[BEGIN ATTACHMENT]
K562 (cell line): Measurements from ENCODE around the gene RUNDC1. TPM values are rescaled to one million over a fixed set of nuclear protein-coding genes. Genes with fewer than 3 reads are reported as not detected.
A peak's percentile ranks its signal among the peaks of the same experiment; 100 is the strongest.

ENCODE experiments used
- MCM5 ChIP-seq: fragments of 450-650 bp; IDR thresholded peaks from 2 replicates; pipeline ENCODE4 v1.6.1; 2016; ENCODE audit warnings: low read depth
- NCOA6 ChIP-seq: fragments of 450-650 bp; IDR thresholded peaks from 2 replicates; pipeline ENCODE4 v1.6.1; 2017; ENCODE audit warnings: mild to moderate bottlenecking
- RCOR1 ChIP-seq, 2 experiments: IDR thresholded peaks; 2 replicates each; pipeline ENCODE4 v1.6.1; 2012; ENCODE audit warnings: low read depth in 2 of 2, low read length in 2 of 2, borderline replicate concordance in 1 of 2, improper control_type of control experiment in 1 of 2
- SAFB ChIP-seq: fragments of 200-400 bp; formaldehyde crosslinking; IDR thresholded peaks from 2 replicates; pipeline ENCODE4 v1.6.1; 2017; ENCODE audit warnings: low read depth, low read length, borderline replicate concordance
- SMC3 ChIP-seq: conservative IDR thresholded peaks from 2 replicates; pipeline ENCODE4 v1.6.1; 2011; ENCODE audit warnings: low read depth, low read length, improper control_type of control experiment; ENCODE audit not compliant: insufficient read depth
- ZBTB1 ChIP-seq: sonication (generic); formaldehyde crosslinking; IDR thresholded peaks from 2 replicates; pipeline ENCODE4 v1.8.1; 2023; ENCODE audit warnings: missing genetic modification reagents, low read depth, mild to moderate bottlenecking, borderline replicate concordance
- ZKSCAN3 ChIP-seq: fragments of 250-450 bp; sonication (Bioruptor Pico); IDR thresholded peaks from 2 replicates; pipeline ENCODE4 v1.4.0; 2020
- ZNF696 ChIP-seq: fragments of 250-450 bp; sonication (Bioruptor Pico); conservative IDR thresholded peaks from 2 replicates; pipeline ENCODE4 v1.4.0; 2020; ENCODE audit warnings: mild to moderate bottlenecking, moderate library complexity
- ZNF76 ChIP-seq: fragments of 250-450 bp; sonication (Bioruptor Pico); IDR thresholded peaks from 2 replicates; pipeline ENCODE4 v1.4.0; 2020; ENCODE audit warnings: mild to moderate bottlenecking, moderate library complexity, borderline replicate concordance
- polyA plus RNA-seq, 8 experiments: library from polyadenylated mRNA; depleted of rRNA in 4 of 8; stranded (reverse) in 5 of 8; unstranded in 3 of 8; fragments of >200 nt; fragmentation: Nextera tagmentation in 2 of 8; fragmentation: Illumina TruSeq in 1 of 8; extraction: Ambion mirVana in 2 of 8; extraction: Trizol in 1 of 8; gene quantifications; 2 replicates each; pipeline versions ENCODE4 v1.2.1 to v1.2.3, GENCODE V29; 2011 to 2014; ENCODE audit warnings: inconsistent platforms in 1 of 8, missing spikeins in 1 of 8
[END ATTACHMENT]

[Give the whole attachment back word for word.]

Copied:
K562 (cell line): Measurements from ENCODE around the gene RUNDC1. TPM values are rescaled to one million over a fixed set of nuclear protein-coding genes. Genes with fewer than 3 reads are reported as not detected.
A peak's percentile ranks its signal among the peaks of the same experiment; 100 is the strongest.

ENCODE experiments used
- MCM5 ChIP-seq: fragments of 450-650 bp; IDR thresholded peaks from 2 replicates; pipeline ENCODE4 v1.6.1; 2016; ENCODE audit warnings: low read depth
- NCOA6 ChIP-seq: fragments of 450-650 bp; IDR thresholded peaks from 2 replicates; pipeline ENCODE4 v1.6.1; 2017; ENCODE audit warnings: mild to moderate bottlenecking
- RCOR1 ChIP-seq, 2 experiments: IDR thresholded peaks; 2 replicates each; pipeline ENCODE4 v1.6.1; 2012; ENCODE audit warnings: low read depth in 2 of 2, low read length in 2 of 2, borderline replicate concordance in 1 of 2, improper control_type of control experiment in 1 of 2
- SAFB ChIP-seq: fragments of 200-400 bp; formaldehyde crosslinking; IDR thresholded peaks from 2 replicates; pipeline ENCODE4 v1.6.1; 2017; ENCODE audit warnings: low read depth, low read length, borderline replicate concordance
- SMC3 ChIP-seq: conservative IDR thresholded peaks from 2 replicates; pipeline ENCODE4 v1.6.1; 2011; ENCODE audit warnings: low read depth, low read length, improper control_type of control experiment; ENCODE audit not compliant: insufficient read depth
- ZBTB1 ChIP-seq: sonication (generic); formaldehyde crosslinking; IDR thresholded peaks from 2 replicates; pipeline ENCODE4 v1.8.1; 2023; ENCODE audit warnings: missing genetic modification reagents, low read depth, mild to moderate bottlenecking, borderline replicate concordance
- ZKSCAN3 ChIP-seq: fragments of 250-450 bp; sonication (Bioruptor Pico); IDR thresholded peaks from 2 replicates; pipeline ENCODE4 v1.4.0; 2020
- ZNF696 ChIP-seq: fragments of 250-450 bp; sonication (Bioruptor Pico); conservative IDR thresholded peaks from 2 replicates; pipeline ENCODE4 v1.4.0; 2020; ENCODE audit warnings: mild to moderate bottlenecking, moderate library complexity
- ZNF76 ChIP-seq: fragments of 250-450 bp; sonication (Bioruptor Pico); IDR thresholded peaks from 2 replicates; pipeline ENCODE4 v1.4.0; 2020; ENCODE audit warnings: mild to moderate bottlenecking, moderate library complexity, borderline replicate concordance
- polyA plus RNA-seq, 8 experiments: library from polyadenylated mRNA; depleted of rRNA in 4 of 8; stranded (reverse) in 5 of 8; unstranded in 3 of 8; fragments of >200 nt; fragmentation: Nextera tagmentation in 2 of 8; fragmentation: Illumina TruSeq in 1 of 8; extraction: Ambion mirVana in 2 of 8; extraction: Trizol in 1 of 8; gene quantifications; 2 replicates each; pipeline versions ENCODE4 v1.2.1 to v1.2.3, GENCODE V29; 2011 to 2014; ENCODE audit warnings: inconsistent platforms in 1 of 8, missing spikeins in 1 of 8